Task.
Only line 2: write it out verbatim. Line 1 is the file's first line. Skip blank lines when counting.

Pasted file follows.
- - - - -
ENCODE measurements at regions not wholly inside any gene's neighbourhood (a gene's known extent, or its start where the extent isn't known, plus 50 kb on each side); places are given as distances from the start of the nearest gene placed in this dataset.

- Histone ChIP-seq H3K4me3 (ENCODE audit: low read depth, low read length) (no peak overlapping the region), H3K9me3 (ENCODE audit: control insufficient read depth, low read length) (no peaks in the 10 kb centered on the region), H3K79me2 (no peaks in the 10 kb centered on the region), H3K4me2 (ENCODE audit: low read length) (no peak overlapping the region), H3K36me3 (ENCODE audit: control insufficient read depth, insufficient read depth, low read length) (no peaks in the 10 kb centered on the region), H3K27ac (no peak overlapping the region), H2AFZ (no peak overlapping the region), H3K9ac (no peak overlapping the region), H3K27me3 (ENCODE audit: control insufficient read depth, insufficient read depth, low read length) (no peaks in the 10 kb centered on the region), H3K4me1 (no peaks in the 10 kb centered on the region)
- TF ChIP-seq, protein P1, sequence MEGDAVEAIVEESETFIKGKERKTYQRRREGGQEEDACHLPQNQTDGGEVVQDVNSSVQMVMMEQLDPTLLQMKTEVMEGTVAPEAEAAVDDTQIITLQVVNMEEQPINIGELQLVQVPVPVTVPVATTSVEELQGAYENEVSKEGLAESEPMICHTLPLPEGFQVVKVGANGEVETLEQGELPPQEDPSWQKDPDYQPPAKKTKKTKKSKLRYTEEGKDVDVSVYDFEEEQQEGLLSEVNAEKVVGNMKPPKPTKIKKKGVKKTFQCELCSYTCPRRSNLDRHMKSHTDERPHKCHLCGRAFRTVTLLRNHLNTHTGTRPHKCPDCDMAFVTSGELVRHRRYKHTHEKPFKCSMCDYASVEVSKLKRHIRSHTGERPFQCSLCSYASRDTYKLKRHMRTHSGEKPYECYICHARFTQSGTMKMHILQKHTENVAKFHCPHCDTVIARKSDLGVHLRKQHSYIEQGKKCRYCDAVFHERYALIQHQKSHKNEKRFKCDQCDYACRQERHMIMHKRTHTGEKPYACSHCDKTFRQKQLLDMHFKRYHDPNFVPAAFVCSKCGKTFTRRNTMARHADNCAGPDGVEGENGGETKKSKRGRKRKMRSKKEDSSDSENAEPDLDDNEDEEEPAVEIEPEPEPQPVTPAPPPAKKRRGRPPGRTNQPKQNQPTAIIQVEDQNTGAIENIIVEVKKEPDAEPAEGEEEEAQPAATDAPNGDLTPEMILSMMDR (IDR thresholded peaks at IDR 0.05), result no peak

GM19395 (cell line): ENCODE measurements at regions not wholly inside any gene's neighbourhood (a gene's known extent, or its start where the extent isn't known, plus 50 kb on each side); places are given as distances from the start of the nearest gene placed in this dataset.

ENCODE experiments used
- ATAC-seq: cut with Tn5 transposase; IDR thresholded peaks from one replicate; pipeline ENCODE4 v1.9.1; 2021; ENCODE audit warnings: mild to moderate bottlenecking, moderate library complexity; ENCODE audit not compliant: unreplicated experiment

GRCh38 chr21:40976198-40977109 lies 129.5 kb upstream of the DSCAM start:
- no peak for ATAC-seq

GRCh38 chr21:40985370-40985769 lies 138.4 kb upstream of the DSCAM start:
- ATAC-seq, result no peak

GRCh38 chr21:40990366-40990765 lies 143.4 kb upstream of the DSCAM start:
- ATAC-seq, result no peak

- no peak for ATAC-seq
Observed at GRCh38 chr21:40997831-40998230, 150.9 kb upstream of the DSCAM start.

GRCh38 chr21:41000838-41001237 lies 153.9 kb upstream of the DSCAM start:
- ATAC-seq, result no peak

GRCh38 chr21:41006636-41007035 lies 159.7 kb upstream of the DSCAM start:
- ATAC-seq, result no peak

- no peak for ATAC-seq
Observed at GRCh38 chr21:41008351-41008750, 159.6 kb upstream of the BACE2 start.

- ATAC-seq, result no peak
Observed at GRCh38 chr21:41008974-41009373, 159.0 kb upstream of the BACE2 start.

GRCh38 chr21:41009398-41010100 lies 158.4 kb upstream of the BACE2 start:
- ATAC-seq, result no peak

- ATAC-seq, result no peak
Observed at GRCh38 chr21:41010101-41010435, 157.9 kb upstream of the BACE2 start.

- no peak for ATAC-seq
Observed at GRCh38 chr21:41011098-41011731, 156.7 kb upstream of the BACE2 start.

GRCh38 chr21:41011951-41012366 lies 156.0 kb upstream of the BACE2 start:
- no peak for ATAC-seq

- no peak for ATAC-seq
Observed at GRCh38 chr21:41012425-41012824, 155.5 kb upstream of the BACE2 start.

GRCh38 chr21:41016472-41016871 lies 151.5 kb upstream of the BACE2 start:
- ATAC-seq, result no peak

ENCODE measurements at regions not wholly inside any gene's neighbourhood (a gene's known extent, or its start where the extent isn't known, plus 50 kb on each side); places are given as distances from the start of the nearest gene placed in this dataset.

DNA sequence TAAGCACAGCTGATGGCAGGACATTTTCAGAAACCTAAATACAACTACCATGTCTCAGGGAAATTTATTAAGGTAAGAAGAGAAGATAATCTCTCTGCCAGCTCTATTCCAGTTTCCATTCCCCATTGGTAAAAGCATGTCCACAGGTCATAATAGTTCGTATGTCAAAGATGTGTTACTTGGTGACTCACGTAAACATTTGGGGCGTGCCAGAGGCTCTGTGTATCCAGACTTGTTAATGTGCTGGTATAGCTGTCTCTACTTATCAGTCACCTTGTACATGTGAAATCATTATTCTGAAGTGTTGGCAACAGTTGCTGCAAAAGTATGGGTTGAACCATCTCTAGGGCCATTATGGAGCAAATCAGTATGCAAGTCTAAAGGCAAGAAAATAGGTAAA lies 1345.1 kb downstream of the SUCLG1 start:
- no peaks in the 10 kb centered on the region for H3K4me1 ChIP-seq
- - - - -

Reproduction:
- Histone ChIP-seq H3K4me3 (ENCODE audit: low read depth, low read length) (no peak overlapping the region), H3K9me3 (ENCODE audit: control insufficient read depth, low read length) (no peaks in the 10 kb centered on the region), H3K79me2 (no peaks in the 10 kb centered on the region), H3K4me2 (ENCODE audit: low read length) (no peak overlapping the region), H3K36me3 (ENCODE audit: control insufficient read depth, insufficient read depth, low read length) (no peaks in the 10 kb centered on the region), H3K27ac (no peak overlapping the region), H2AFZ (no peak overlapping the region), H3K9ac (no peak overlapping the region), H3K27me3 (ENCODE audit: control insufficient read depth, insufficient read depth, low read length) (no peaks in the 10 kb centered on the region), H3K4me1 (no peaks in the 10 kb centered on the region)